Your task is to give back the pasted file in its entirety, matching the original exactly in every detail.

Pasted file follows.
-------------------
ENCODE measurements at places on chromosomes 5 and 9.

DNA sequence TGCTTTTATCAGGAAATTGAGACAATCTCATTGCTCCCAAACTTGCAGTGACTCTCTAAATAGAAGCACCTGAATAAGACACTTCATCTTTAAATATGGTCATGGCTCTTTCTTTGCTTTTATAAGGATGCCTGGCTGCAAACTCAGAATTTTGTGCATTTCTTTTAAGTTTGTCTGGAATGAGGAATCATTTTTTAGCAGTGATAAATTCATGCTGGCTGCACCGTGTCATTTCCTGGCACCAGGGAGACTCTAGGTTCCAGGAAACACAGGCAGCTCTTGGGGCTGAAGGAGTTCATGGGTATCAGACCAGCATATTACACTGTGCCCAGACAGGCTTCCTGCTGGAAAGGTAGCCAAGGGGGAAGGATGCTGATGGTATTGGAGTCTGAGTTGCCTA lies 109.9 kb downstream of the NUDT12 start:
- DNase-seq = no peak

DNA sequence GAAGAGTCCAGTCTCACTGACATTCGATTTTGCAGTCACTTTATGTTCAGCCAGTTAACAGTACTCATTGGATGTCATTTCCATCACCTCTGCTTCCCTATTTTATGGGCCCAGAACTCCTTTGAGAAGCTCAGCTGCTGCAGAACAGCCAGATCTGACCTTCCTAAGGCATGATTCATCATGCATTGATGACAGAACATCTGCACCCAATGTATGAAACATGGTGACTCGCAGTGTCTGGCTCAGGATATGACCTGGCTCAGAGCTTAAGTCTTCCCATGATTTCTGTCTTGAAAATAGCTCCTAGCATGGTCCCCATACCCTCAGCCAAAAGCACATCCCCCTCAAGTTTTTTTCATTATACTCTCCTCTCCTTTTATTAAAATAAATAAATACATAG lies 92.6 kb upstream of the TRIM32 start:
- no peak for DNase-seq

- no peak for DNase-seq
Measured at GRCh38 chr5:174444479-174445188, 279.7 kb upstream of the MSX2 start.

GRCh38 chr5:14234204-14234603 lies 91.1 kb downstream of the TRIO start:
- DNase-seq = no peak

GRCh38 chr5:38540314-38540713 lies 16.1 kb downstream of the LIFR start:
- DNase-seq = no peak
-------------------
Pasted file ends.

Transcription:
ENCODE measurements at places on chromosomes 5 and 9.

DNA sequence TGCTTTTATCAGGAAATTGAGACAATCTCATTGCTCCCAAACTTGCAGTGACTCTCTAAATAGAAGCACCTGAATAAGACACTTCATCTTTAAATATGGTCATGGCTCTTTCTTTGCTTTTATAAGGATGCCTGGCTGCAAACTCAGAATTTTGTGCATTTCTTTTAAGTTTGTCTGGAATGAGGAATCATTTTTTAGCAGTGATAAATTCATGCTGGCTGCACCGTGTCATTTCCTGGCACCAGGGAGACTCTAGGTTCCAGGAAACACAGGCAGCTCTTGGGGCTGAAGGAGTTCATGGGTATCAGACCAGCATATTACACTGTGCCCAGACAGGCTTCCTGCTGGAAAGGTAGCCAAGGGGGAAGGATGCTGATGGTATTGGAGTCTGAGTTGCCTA lies 109.9 kb downstream of the NUDT12 start:
- DNase-seq = no peak

DNA sequence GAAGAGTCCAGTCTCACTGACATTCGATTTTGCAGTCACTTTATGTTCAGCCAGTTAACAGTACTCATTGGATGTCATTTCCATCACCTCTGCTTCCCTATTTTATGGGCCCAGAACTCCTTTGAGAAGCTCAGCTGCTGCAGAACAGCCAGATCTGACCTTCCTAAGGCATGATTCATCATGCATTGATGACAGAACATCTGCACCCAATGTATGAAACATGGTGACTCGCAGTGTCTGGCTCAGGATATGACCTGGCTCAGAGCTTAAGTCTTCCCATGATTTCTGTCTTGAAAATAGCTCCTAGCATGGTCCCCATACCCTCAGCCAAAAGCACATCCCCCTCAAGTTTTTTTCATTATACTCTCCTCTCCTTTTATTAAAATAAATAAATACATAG lies 92.6 kb upstream of the TRIM32 start:
- no peak for DNase-seq

- no peak for DNase-seq
Measured at GRCh38 chr5:174444479-174445188, 279.7 kb upstream of the MSX2 start.

GRCh38 chr5:14234204-14234603 lies 91.1 kb downstream of the TRIO start:
- DNase-seq = no peak

GRCh38 chr5:38540314-38540713 lies 16.1 kb downstream of the LIFR start:
- DNase-seq = no peak